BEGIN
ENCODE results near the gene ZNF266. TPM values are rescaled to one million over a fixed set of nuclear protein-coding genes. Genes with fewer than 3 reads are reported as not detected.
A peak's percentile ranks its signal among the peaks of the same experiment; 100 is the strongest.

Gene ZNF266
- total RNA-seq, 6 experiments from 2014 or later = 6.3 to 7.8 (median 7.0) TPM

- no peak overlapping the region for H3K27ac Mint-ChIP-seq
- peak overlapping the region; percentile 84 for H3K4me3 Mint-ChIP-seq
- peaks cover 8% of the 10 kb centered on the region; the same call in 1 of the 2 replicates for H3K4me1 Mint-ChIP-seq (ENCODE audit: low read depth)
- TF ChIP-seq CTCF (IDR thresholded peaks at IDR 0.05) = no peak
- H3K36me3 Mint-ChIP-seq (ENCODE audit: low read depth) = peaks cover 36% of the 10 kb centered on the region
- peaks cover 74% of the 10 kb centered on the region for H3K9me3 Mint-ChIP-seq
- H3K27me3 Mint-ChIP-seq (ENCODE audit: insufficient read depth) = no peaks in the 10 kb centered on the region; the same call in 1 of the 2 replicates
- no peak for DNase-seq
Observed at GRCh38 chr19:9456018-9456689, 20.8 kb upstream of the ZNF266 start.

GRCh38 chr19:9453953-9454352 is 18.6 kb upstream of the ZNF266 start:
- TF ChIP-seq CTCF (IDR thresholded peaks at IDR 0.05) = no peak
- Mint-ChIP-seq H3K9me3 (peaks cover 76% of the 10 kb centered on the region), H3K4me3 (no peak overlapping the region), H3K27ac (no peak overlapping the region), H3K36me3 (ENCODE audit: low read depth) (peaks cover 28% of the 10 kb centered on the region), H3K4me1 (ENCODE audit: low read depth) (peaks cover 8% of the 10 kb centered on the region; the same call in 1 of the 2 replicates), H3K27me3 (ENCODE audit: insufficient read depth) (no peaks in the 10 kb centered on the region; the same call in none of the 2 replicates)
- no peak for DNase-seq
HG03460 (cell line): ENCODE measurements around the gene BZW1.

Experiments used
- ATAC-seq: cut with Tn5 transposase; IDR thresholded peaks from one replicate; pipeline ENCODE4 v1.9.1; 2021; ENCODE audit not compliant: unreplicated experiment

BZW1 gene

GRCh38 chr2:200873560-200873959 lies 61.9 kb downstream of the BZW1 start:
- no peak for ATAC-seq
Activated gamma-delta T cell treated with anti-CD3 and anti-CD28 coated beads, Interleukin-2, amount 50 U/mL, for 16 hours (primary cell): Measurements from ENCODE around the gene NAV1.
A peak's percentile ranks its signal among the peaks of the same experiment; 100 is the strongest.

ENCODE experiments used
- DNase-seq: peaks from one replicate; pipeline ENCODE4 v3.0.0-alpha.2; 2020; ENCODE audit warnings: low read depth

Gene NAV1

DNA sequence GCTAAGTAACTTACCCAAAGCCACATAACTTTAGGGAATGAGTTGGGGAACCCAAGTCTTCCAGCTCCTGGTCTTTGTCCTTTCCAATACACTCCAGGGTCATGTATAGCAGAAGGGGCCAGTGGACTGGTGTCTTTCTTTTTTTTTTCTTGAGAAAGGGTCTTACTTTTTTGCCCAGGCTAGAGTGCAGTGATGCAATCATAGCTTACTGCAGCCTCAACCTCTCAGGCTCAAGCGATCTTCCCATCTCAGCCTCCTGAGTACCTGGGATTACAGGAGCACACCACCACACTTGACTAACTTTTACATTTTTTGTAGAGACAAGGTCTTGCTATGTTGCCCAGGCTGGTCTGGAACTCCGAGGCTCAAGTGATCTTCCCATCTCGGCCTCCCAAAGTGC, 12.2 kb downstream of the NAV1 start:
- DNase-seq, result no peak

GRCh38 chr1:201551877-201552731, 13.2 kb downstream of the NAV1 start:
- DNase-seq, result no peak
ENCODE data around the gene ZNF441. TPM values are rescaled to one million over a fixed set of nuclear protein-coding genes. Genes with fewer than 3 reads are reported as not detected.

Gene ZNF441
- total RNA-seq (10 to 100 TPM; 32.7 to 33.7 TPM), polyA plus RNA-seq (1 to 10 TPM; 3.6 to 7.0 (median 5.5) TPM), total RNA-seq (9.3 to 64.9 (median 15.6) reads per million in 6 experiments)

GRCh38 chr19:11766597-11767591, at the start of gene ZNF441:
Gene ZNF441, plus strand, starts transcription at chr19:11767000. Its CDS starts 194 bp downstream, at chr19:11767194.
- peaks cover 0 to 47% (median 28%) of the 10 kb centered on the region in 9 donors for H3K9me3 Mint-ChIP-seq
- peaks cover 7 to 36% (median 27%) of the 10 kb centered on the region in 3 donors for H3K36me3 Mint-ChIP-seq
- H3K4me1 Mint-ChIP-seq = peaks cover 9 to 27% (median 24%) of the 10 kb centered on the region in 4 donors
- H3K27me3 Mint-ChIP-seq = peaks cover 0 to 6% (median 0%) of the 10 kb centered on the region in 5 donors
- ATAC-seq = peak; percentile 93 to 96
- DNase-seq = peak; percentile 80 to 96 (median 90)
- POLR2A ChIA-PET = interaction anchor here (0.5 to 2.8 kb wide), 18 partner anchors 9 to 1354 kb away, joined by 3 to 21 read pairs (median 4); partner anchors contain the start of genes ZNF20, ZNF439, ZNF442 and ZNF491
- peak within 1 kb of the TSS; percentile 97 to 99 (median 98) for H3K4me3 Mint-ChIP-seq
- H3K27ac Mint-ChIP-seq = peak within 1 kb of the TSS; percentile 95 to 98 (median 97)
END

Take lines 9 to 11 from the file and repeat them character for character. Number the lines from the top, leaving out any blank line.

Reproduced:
- H3K36me3 Mint-ChIP-seq (ENCODE audit: low read depth) = peaks cover 36% of the 10 kb centered on the region
- peaks cover 74% of the 10 kb centered on the region for H3K9me3 Mint-ChIP-seq
- H3K27me3 Mint-ChIP-seq (ENCODE audit: insufficient read depth) = no peaks in the 10 kb centered on the region; the same call in 1 of the 2 replicates